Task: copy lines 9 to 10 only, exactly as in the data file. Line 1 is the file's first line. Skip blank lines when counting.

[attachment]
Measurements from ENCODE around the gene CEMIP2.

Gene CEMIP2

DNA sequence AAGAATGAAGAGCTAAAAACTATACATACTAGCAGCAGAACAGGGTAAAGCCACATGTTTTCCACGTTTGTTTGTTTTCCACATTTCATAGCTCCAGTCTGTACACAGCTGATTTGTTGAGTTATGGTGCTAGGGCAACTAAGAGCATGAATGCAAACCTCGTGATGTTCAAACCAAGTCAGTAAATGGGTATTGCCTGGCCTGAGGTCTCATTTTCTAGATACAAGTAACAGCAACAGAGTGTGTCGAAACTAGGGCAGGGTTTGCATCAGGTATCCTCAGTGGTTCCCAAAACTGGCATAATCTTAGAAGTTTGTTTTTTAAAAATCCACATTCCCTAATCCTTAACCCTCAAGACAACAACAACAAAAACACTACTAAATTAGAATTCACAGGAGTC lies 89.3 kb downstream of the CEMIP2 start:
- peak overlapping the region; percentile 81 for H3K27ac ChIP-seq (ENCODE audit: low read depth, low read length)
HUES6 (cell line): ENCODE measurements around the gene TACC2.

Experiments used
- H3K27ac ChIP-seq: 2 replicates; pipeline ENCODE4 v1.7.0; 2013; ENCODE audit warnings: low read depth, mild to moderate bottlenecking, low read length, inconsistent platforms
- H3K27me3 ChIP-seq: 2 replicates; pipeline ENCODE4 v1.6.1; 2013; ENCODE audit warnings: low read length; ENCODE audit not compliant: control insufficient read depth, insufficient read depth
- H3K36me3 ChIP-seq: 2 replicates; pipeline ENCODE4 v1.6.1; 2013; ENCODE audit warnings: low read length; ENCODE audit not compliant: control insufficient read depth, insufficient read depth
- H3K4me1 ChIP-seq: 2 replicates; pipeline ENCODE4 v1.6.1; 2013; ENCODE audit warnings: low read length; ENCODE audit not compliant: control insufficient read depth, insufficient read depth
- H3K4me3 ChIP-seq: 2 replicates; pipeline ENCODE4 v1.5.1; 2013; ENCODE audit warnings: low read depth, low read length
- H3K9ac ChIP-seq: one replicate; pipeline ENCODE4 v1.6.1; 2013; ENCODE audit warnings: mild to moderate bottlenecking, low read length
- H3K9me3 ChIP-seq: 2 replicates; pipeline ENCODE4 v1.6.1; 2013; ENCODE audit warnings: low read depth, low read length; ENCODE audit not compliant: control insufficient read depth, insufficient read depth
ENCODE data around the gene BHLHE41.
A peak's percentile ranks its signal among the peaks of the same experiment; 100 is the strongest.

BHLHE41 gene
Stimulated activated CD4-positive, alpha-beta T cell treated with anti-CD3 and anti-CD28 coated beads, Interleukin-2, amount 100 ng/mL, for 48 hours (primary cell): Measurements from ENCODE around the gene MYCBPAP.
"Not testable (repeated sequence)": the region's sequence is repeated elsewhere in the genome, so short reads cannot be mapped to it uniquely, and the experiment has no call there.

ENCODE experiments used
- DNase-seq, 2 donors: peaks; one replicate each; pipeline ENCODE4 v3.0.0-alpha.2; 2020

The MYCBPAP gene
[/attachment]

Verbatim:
- H3K36me3 ChIP-seq: 2 replicates; pipeline ENCODE4 v1.6.1; 2013; ENCODE audit warnings: low read length; ENCODE audit not compliant: control insufficient read depth, insufficient read depth
- H3K4me1 ChIP-seq: 2 replicates; pipeline ENCODE4 v1.6.1; 2013; ENCODE audit warnings: low read length; ENCODE audit not compliant: control insufficient read depth, insufficient read depth